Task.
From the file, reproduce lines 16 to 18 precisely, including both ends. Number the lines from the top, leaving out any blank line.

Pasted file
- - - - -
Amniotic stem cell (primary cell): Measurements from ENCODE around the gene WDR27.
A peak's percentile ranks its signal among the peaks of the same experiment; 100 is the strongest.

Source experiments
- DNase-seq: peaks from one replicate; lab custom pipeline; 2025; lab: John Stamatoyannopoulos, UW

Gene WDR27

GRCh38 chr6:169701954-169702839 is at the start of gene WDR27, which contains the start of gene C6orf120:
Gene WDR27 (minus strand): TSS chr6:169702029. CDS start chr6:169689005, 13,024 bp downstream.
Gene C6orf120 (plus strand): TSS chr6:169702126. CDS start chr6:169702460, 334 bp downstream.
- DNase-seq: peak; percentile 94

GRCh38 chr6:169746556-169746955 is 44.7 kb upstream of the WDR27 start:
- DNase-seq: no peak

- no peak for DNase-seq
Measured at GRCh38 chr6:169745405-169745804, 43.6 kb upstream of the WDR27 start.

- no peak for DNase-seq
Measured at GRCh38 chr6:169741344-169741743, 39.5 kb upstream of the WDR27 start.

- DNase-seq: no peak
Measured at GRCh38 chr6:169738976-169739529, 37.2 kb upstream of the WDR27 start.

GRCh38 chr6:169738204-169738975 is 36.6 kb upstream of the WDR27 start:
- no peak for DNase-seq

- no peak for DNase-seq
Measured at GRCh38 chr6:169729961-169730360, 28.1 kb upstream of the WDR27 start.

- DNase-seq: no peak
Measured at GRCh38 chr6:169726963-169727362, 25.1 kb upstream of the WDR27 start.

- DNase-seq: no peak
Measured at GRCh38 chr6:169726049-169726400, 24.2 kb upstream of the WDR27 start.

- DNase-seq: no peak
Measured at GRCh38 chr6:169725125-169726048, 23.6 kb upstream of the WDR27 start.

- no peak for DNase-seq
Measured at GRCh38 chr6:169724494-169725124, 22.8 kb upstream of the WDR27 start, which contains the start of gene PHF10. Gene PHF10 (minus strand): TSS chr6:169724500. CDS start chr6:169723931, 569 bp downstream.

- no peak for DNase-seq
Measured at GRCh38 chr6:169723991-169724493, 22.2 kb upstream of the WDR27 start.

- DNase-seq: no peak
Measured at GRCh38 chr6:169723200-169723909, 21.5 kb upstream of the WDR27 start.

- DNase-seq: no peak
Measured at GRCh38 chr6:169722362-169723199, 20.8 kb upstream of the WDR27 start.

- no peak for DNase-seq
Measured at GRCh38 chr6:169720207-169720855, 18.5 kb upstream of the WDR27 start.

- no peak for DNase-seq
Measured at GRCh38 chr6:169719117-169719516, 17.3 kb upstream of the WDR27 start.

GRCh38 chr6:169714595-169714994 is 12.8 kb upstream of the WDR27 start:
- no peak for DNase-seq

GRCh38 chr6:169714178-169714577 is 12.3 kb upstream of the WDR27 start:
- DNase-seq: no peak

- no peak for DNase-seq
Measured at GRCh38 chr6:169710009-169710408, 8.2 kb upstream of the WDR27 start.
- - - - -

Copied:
- DNase-seq: no peak
Measured at GRCh38 chr6:169738976-169739529, 37.2 kb upstream of the WDR27 start.

GRCh38 chr6:169738204-169738975 is 36.6 kb upstream of the WDR27 start: